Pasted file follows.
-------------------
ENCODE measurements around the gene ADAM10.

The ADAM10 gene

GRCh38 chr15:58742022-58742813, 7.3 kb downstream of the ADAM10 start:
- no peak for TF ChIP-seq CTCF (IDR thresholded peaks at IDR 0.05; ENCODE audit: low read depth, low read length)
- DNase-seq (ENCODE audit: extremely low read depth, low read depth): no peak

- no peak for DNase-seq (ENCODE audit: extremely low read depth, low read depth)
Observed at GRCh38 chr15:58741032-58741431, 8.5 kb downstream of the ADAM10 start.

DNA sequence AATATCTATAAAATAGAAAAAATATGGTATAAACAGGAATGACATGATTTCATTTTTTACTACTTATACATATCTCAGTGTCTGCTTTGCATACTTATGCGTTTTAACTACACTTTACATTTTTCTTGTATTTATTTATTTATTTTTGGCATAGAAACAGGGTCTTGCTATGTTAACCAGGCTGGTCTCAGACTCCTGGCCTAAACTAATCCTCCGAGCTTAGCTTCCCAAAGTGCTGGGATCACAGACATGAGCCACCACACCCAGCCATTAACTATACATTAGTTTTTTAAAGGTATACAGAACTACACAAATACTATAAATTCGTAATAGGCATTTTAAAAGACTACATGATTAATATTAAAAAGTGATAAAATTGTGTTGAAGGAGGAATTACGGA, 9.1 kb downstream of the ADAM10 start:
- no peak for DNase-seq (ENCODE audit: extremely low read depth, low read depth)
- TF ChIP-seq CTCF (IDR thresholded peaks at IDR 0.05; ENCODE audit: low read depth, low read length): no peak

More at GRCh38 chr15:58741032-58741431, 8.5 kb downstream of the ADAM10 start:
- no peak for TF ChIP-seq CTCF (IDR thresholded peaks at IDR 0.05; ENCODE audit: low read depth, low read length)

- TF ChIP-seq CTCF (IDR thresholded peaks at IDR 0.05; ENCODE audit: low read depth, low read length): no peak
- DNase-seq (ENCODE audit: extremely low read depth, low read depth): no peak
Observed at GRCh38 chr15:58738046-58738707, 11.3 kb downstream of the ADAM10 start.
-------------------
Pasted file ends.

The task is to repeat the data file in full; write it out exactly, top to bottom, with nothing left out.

ENCODE measurements around the gene ADAM10.

The ADAM10 gene

GRCh38 chr15:58742022-58742813, 7.3 kb downstream of the ADAM10 start:
- no peak for TF ChIP-seq CTCF (IDR thresholded peaks at IDR 0.05; ENCODE audit: low read depth, low read length)
- DNase-seq (ENCODE audit: extremely low read depth, low read depth): no peak

- no peak for DNase-seq (ENCODE audit: extremely low read depth, low read depth)
Observed at GRCh38 chr15:58741032-58741431, 8.5 kb downstream of the ADAM10 start.

DNA sequence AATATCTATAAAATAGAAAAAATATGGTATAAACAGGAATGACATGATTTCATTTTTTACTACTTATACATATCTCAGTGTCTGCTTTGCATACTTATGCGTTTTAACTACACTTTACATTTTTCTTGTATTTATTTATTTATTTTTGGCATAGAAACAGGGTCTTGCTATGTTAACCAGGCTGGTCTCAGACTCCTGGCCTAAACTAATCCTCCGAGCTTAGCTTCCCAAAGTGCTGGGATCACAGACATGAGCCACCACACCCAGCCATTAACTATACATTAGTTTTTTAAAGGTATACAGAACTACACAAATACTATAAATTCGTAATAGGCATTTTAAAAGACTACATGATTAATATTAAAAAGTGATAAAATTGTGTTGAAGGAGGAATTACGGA, 9.1 kb downstream of the ADAM10 start:
- no peak for DNase-seq (ENCODE audit: extremely low read depth, low read depth)
- TF ChIP-seq CTCF (IDR thresholded peaks at IDR 0.05; ENCODE audit: low read depth, low read length): no peak

More at GRCh38 chr15:58741032-58741431, 8.5 kb downstream of the ADAM10 start:
- no peak for TF ChIP-seq CTCF (IDR thresholded peaks at IDR 0.05; ENCODE audit: low read depth, low read length)

- TF ChIP-seq CTCF (IDR thresholded peaks at IDR 0.05; ENCODE audit: low read depth, low read length): no peak
- DNase-seq (ENCODE audit: extremely low read depth, low read depth): no peak
Observed at GRCh38 chr15:58738046-58738707, 11.3 kb downstream of the ADAM10 start.